At the start of this week, a global recession seems as the most probable scenario for the world’s economy in 2020.
Stocks around the world and government bond yields fell after oil prices plummeted by almost 30 per cent on Monday.
Oil’s sharpest one-day drop since the 1991 Gulf war has further fueled the sell-off in global stock markets that started a couple of weeks ago on fears that coronavirus is going to severely damage economic growth.
Every major stock market is getting hammered as oil prices plunge due to a price war following the breakdown of Saudi Arabia’s oil-cutting alliance with Russia over the weekend.
This is an issue that will not be resolved overnight and it can be expected to have far-reaching consequences.
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It comes as the world scrambles to deal with the market mayhem and economic fallout caused by the relentless global spread of coronavirus.
With the combination of the implications of the oil stand-off and the outbreak, analysts believe that it’s almost inevitable that there will be a global recession this year.
Before the oil price drop, the outbreak has already sent the stock market into bouts of volatility not seen since the 2008 financial crisis, severely disrupted global supply chains, shuttered factories, grounded flights, closed attractions and cancelled major events. Entire powerhouse cities in Asia and Europe are nearly shut down. Multinational companies have warned that coronavirus will severely hit profits. Workers are being evacuated and forced to work from home and to avoid traveling.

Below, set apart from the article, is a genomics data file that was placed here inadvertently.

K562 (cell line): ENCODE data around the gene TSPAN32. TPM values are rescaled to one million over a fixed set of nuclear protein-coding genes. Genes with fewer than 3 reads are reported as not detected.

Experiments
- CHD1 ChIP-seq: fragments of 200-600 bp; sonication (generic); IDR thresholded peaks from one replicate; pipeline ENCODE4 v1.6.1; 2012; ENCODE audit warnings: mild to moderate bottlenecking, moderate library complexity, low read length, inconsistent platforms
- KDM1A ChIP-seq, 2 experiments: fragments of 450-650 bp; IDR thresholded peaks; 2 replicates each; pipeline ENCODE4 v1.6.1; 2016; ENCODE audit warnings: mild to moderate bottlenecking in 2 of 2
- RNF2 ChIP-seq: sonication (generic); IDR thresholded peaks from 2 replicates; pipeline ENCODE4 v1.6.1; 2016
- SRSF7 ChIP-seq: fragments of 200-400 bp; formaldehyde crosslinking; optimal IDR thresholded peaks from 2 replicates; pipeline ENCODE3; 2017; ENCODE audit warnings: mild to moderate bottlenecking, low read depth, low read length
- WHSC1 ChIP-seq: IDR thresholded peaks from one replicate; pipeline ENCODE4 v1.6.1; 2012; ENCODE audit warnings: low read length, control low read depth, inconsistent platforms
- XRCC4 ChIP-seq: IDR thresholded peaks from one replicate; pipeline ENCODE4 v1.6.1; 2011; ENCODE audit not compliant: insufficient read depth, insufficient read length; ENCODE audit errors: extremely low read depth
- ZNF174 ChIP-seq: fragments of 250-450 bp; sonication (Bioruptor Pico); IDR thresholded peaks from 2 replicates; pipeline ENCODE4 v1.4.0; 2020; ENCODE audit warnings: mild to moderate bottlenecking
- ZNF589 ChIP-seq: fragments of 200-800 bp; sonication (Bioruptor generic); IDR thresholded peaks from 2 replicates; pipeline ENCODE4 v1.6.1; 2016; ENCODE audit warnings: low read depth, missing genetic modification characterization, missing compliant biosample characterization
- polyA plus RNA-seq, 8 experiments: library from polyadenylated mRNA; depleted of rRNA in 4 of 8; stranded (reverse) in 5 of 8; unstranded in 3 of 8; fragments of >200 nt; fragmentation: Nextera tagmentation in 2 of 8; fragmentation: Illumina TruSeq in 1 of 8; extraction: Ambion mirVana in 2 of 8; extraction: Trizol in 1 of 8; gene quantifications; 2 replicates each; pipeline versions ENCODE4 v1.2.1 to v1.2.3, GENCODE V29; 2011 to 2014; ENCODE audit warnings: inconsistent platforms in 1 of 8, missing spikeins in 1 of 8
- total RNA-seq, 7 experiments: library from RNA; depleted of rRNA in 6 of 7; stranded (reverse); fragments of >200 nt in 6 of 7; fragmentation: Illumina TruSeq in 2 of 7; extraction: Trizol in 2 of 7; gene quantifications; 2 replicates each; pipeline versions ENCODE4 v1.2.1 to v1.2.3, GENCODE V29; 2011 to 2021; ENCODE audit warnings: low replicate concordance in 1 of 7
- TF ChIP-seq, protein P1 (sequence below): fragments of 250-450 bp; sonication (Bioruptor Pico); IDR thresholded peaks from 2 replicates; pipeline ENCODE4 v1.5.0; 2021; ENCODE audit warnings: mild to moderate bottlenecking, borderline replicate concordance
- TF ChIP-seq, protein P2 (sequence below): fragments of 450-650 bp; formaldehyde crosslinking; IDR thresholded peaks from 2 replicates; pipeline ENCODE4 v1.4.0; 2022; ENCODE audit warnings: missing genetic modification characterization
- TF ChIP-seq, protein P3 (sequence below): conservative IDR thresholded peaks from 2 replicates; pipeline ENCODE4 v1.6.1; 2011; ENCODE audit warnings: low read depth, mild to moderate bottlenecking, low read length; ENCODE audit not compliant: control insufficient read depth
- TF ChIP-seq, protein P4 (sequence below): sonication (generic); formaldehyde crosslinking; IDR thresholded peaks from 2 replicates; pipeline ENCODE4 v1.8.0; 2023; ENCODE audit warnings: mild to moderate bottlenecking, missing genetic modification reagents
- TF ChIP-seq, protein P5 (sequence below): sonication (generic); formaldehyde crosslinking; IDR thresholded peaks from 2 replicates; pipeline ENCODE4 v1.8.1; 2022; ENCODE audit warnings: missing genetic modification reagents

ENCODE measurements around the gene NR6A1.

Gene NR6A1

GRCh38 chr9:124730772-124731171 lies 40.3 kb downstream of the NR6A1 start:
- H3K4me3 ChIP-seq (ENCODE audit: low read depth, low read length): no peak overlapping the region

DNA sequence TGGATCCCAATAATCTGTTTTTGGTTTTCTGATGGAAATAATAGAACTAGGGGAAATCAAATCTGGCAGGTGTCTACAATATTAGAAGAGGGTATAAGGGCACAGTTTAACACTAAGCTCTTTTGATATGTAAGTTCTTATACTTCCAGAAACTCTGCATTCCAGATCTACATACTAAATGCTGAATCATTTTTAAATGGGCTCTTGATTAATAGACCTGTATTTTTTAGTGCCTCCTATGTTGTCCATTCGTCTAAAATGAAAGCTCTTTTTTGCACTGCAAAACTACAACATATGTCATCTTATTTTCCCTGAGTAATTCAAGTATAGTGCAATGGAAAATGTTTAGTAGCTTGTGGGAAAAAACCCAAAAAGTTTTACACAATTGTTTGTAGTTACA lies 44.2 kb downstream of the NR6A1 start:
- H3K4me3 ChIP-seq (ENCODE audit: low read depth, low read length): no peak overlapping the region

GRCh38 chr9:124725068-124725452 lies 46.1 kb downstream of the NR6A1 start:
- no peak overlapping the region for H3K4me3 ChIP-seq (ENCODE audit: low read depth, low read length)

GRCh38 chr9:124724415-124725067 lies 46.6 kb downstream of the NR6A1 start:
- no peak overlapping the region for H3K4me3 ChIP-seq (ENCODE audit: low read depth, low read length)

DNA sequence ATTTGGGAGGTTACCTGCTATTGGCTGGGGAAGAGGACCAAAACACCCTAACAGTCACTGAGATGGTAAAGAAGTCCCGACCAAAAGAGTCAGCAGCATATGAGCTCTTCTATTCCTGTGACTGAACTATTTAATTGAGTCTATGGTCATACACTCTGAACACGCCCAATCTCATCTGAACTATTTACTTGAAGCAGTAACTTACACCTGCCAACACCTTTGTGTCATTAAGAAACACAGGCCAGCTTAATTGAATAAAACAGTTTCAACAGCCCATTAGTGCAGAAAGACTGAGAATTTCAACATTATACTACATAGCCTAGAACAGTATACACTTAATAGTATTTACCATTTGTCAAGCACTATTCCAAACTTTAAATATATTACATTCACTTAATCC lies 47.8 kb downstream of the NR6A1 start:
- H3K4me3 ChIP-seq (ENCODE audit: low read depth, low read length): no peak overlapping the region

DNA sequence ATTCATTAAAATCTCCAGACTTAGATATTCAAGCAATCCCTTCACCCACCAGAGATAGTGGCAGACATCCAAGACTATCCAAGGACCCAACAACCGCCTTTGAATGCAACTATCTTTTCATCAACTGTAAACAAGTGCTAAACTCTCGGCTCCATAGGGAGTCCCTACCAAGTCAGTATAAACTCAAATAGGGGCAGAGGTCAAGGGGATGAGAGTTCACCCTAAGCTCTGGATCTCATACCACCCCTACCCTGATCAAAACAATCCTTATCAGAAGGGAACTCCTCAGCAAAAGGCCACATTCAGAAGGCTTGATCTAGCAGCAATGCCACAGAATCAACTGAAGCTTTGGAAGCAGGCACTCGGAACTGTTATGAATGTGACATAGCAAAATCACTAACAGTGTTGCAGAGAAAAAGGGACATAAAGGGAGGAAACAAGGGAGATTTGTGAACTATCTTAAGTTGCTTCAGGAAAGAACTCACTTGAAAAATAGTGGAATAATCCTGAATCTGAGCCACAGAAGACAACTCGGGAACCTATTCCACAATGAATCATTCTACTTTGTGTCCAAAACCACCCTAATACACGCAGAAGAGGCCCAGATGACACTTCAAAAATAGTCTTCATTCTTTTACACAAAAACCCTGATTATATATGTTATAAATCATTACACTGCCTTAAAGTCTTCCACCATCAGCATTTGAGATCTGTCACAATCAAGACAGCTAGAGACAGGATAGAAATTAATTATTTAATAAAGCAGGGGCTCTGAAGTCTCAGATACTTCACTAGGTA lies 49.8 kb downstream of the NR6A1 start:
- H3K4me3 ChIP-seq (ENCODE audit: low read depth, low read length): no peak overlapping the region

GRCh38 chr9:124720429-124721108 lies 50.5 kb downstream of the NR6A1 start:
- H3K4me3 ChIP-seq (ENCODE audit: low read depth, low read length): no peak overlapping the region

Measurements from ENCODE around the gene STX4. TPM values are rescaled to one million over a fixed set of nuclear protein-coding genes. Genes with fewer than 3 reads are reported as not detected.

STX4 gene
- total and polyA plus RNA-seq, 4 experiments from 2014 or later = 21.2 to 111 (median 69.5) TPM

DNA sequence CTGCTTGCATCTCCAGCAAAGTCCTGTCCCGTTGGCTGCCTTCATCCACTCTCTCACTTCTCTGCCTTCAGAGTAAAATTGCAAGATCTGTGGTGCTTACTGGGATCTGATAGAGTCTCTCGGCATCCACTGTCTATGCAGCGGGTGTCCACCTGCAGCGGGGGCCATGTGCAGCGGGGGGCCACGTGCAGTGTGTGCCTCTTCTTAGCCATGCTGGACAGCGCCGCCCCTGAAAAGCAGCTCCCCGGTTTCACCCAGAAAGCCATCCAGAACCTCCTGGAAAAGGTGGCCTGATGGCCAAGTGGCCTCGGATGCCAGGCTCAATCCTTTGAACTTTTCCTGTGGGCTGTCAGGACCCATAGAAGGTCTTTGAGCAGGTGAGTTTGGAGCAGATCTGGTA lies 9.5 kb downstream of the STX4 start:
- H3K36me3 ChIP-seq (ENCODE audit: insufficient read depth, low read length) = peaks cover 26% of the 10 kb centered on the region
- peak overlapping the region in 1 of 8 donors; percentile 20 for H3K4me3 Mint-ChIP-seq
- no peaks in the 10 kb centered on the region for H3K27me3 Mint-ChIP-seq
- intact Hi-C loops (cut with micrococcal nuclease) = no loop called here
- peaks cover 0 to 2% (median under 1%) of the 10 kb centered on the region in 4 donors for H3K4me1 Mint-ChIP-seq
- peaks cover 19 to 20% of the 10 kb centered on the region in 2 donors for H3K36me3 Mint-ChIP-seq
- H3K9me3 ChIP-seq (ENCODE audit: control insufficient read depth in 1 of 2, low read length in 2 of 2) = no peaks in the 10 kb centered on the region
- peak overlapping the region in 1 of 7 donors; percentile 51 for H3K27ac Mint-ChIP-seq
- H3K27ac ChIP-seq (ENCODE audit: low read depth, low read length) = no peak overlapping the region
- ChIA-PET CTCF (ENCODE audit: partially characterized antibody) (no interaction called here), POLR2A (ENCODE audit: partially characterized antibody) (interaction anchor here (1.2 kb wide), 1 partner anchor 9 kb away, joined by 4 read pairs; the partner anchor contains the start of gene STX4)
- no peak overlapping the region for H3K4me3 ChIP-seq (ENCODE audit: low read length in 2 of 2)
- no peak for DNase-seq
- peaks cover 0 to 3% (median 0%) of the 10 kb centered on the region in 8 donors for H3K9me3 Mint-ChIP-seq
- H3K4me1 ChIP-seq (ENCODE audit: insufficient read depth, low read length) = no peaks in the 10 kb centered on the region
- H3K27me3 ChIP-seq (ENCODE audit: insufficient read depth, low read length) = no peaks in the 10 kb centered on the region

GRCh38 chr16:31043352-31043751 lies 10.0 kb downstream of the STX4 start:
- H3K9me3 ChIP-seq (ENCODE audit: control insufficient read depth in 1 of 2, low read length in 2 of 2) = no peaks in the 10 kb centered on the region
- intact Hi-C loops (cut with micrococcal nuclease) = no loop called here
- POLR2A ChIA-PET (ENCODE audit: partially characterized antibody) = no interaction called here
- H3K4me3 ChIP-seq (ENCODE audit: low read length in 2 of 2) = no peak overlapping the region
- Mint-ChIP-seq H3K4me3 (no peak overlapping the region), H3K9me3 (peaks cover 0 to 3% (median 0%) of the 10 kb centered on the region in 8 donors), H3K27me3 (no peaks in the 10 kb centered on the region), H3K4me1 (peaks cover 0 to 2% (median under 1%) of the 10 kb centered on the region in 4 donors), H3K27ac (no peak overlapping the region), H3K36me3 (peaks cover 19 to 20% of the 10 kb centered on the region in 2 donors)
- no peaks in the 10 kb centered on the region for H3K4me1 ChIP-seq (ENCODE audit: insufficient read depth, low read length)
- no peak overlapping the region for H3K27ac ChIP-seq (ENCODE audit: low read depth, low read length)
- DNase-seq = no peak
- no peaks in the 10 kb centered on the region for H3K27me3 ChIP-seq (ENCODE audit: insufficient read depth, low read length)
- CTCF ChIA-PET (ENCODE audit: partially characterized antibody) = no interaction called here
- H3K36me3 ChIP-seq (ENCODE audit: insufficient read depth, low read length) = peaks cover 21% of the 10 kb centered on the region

Both supply and consumer demand are already being impacted in key sectors, such as travel and tourism, hospitality, manufacturing and retail, and it is going to extend to others.
This scenario is then likely to feed on itself: a lack of consumer confidence and spending, lack of business investment, more job cuts, which means even less spending and demand, which leads to further job cuts.
In times of increasing volatility, investors need to ensure that they remain in the markets with their suitably diversified portfolios – not only to safeguard their wealth, but to create and build it too.
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As ever, there will be winners and losers and savvy investors and their financial advisers will be eyeing the opportunities that fluctuations, panic-selling and mis-pricing generate, allowing them to revise and add high quality equities to their portfolios at lower prices.
The ultimate impact that the oil price war will have on an already vulnerable world economy that’s struggling to cope with the spread of coronavirus remains unknown.
However, the risk of a short but severe global recession in 2020 has now been heightened dramatically.